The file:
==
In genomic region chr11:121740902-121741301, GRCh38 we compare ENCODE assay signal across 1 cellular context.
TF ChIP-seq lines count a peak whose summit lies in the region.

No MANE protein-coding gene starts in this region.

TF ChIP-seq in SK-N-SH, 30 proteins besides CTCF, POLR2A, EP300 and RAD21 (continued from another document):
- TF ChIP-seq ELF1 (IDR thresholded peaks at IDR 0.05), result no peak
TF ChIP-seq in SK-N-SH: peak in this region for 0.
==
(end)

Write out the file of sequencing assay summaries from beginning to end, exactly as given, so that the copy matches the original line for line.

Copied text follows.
In genomic region chr11:121740902-121741301, GRCh38 we compare ENCODE assay signal across 1 cellular context.
TF ChIP-seq lines count a peak whose summit lies in the region.

No MANE protein-coding gene starts in this region.

TF ChIP-seq in SK-N-SH, 30 proteins besides CTCF, POLR2A, EP300 and RAD21 (continued from another document):
- TF ChIP-seq ELF1 (IDR thresholded peaks at IDR 0.05), result no peak
TF ChIP-seq in SK-N-SH: peak in this region for 0.